@MISC{Barni14indexterms, author = {Mauro Barni and Benedetta Tondi and Student Member}, title = {Index Terms}, year = {2014} }

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Abstract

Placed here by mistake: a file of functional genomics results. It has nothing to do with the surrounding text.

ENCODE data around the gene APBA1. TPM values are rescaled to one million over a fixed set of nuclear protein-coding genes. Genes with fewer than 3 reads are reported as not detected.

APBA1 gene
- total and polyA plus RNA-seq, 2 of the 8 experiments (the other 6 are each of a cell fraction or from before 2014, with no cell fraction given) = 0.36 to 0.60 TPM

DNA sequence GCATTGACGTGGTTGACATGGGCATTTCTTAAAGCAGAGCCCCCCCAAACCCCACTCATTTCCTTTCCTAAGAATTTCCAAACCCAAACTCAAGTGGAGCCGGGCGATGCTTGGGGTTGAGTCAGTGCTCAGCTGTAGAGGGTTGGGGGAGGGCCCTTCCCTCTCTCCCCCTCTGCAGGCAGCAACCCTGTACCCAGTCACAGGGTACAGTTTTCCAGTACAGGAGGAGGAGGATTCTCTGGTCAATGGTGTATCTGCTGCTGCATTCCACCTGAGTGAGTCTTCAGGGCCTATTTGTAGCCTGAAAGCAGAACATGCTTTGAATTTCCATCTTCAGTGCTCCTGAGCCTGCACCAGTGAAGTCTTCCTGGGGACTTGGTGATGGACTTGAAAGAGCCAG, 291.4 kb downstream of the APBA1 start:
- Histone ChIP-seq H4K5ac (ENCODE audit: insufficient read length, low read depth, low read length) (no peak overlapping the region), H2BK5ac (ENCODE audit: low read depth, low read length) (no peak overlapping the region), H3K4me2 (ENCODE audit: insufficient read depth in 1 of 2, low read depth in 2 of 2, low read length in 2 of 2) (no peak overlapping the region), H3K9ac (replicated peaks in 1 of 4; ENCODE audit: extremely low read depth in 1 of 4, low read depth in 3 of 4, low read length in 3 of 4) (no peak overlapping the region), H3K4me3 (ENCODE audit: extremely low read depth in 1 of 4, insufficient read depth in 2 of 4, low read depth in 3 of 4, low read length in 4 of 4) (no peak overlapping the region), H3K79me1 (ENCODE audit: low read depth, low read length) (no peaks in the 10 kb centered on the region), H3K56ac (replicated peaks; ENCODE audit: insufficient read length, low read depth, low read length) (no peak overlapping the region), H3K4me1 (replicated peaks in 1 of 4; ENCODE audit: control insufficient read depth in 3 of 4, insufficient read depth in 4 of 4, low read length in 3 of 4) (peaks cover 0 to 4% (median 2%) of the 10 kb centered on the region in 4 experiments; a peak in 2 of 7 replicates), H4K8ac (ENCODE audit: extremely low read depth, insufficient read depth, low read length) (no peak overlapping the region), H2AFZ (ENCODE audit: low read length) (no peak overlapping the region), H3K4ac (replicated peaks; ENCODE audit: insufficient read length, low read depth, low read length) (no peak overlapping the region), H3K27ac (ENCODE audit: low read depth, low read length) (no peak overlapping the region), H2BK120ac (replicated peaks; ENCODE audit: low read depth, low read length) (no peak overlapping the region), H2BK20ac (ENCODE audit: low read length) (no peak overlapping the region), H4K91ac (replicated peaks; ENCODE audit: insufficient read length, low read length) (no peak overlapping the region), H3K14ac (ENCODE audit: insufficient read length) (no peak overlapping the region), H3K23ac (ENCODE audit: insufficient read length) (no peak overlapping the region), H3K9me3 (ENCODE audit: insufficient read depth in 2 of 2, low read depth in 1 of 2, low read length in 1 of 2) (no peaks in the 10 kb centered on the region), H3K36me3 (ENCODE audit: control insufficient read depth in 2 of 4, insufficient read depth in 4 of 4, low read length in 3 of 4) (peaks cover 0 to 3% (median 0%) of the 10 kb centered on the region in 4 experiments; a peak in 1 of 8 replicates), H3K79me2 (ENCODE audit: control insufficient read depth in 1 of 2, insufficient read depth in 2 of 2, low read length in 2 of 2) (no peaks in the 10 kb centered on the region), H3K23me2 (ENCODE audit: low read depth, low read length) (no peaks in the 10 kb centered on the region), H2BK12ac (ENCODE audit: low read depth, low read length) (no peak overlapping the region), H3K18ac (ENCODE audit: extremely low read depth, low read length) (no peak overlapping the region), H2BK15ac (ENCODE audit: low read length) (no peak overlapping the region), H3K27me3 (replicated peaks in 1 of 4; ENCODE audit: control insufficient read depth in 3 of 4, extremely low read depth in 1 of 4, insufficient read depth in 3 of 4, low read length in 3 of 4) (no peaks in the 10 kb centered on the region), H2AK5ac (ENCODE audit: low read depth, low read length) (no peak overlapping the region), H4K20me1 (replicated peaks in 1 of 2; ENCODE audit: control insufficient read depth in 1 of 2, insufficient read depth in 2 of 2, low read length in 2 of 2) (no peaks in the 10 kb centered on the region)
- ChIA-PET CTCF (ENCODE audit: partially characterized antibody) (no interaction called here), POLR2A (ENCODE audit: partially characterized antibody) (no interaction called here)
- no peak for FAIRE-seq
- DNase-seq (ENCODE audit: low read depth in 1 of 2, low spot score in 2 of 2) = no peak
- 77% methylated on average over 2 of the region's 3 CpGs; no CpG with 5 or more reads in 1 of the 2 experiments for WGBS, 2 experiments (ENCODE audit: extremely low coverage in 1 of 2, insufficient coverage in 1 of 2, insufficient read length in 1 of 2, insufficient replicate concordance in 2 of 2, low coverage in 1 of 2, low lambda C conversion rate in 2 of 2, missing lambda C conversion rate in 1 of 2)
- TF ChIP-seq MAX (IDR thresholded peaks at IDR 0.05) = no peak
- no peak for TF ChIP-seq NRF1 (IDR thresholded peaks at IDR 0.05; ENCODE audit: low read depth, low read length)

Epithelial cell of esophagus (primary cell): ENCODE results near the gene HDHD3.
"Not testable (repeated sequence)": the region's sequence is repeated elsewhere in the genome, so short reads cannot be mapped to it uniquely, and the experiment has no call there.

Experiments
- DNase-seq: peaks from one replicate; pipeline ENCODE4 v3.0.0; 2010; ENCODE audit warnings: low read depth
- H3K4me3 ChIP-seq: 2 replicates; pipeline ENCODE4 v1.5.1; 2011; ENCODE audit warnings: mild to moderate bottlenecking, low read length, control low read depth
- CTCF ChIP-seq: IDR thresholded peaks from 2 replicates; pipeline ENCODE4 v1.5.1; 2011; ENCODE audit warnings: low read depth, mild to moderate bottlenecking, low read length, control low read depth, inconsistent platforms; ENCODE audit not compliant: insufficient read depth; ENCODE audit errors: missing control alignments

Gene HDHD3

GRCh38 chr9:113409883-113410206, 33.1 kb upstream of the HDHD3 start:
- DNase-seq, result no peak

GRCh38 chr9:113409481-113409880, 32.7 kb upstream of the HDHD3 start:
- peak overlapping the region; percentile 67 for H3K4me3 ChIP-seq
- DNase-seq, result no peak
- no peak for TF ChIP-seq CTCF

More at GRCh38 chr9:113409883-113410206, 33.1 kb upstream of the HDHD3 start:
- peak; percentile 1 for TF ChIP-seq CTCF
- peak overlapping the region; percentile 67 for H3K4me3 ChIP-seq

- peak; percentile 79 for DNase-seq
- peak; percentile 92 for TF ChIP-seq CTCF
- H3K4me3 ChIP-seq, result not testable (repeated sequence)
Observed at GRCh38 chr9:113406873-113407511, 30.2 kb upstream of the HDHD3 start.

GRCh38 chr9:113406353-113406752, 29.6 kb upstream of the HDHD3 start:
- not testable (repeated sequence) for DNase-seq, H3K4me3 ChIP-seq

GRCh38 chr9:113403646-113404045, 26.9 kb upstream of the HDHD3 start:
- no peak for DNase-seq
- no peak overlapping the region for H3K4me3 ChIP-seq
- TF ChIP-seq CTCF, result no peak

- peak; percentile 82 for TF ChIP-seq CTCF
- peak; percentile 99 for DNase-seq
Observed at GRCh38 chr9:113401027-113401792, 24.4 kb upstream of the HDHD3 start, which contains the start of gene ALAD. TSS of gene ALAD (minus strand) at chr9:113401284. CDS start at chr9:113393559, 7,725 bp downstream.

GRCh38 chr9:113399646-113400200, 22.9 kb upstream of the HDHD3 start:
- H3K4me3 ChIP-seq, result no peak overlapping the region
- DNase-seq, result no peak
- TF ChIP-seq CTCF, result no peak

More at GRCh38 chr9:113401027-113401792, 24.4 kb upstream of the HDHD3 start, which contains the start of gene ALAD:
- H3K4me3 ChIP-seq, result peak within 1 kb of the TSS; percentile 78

We analyze the distinguishability of two sources in a Neyman-Pearson set-up when an attacker is allowed to modify the output of one of the two sources subject to a distortion constraint. By casting the problem in a game-theoretic framework and by exploiting the parallelism between the attackerâ€™s goal and Optimal Transport Theory, we introduce the concept of Security Margin defined as the maximum average per-sample distortion introduced by the attacker for which the two sources can be distinguished ensuring arbitrarily small, yet positive, error exponents for type I and type II error probabilities. Several versions of the problem are considered according to the available knowledge about the sources and the type of distance used to define the distortion constraint. We compute the security margin for some classes of sources and derive a general upper bound assuming that the distortion is measured in terms of the mean square error between the original and the attacked sequence.